Count me in that camp. From IPS to 5K to P3 to nano-texture, the iMac has always been about that display. So, while we may still be a year or few out from Mini LED at that scale, I think Apple's going to go all out on everything else.
New iMacs will use next-generation versions of Apple Silicon
Ok, so, if next-generation really means next-generation, as in next-generation silicon IP, then we'd be looking at something in the M2 lineup. In other words, based on the same architecture as the A15 chipset expected to come with the 2021 iPhone. And with something like the usual single-core performance increase and multicore multiplier, that'd come with it.
If not, if next-generation means actually means next version, then we'd be looking at something like the M1 but with just a plethora of additional performance and graphics cores. 12, 16, 32, 64, more? It'd be similar if not the same single-core perf as the M1, depending on how hot and fast they let it run, but the multicore would be ridiculous.
New Mac Pro using the same design as the current version, and maybe continuing to use Intel inside
Which, I think… I mean, I don't know. My guess is Apple has given themselves two years to transition the entire Mac lineup to their own silicon and the Mac Pro, like last time, just has to be last on that list.
But, giving the current Intel version one final update before then, to give people who want or need to remain on the Intel platform as long as possible because of software compatibility and M-series maturity, the best version possible to remain on, just makes the kind of sense that does, and is exactly what Apple did with the iMac last year.
New, half-sized Mac Pro with a design that could invoke nostalgia for the Power Mac G4 Cube
So, just pulling out all that massive, hot, power-hungry Intel Xeon and AMD Navi silicon could let Apple scale the casing down quite a bit.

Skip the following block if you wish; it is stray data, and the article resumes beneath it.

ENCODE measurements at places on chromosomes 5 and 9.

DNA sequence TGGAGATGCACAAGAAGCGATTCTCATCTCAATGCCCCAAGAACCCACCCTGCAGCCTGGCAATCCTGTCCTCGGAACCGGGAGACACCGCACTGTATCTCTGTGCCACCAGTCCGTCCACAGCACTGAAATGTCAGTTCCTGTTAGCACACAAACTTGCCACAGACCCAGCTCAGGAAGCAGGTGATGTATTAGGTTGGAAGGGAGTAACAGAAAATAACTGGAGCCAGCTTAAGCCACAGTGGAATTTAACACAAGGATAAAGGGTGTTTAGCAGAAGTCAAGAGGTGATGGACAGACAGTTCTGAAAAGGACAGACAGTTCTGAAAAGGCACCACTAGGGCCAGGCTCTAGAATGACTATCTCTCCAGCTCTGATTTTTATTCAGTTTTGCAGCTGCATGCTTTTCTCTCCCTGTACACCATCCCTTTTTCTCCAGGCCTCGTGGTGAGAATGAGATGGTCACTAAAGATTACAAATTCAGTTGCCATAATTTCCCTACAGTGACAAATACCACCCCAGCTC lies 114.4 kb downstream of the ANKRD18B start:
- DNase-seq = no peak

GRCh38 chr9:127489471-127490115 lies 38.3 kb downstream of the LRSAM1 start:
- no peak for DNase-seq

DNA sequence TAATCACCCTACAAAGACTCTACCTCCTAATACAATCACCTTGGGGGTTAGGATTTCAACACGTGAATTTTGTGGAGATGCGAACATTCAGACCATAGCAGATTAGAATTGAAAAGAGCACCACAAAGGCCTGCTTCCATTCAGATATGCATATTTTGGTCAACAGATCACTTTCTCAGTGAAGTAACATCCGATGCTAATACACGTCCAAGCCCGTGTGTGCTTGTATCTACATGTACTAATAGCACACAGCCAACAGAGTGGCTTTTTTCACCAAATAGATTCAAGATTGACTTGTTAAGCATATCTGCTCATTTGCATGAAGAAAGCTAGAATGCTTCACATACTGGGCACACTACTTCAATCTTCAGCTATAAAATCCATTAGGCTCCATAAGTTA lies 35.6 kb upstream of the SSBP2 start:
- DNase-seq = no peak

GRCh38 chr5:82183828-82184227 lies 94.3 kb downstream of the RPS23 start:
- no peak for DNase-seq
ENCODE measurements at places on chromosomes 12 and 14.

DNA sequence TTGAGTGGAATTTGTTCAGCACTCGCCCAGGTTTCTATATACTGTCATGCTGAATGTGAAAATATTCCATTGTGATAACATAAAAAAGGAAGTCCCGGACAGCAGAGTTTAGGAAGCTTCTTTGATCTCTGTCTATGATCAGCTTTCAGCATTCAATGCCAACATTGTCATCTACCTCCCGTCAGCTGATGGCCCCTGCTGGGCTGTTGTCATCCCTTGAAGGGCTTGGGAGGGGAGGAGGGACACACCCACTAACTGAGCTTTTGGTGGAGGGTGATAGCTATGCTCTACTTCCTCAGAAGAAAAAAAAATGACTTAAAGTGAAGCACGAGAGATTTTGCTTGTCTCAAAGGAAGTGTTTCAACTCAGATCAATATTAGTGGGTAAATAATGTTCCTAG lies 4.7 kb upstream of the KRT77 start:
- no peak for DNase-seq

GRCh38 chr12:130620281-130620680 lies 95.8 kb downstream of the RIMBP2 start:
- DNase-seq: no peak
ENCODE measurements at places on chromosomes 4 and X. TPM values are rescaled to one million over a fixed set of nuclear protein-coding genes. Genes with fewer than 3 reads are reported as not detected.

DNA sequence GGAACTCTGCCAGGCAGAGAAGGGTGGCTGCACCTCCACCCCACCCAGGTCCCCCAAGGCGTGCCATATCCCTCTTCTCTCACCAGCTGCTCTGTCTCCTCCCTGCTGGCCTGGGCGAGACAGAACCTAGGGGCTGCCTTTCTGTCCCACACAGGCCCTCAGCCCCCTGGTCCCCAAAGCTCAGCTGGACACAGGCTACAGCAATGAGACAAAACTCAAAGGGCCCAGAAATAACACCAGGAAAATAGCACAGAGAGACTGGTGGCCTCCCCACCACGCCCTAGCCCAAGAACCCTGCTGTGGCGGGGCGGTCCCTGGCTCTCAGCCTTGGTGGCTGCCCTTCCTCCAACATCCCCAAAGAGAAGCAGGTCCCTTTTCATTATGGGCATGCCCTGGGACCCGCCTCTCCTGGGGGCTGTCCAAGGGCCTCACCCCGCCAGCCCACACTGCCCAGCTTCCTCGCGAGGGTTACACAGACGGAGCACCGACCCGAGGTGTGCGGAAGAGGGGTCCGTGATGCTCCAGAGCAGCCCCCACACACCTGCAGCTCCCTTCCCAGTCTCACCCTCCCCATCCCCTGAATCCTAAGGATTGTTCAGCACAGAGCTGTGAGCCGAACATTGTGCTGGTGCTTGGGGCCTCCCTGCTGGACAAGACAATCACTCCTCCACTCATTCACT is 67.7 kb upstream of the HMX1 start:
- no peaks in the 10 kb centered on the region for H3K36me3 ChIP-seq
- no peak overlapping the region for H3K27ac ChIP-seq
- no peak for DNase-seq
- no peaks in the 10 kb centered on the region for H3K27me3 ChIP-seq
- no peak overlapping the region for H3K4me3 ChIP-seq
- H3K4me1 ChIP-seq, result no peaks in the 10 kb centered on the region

Hopefully, this isn't just the space gray version of the Mac mini with an M1X chip, though. Mac mini is a sealed appliance. Mac Pro is a modular tower.
That means if Apple really wants to make the fevered dreams of every Mac nerd finally come true, then finally making the hitherto mythical xMac, or mini-tower, a reality, especially by folding in some more retro future chic design, would be one hell of a way to do it.
New, lower-priced Apple Display also on the way
And, yeah, talk about making dreams come true. When Apple canceled their displays a few years ago and went in with LG to produce the same panels as the iMac but with nothing approaching Apple's fit, finish, or design flair… it was super depressing for everyone who wanted an all-Mac setup.
Then the Pro Display came out, basically $6K for 6K, and it was just beyond the needs and budget of anyone outside indie studio or wicked YouTube flex work.
A proper iMac-level panel in a properly priced Apple Display, though, and that just sells itself.
So, what are you most looking forward to? What's going to be your next-generation Mac?
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Rene Ritchie is one of the most respected Apple analysts in the business, reaching a combined audience of over 40 million readers a month. His YouTube channel, Vector, has over 90 thousand subscribers and 14 million views and his podcasts, including Debug, have been downloaded over 20 million times. He also regularly co-hosts MacBreak Weekly for the TWiT network and co-hosted CES Live! and Talk Mobile. Based in Montreal, Rene is a former director of product marketing, web developer, and graphic designer. He's authored several books and appeared on numerous television and radio segments to discuss Apple and the technology industry. When not working, he likes to cook, grapple, and spend time with his friends and family.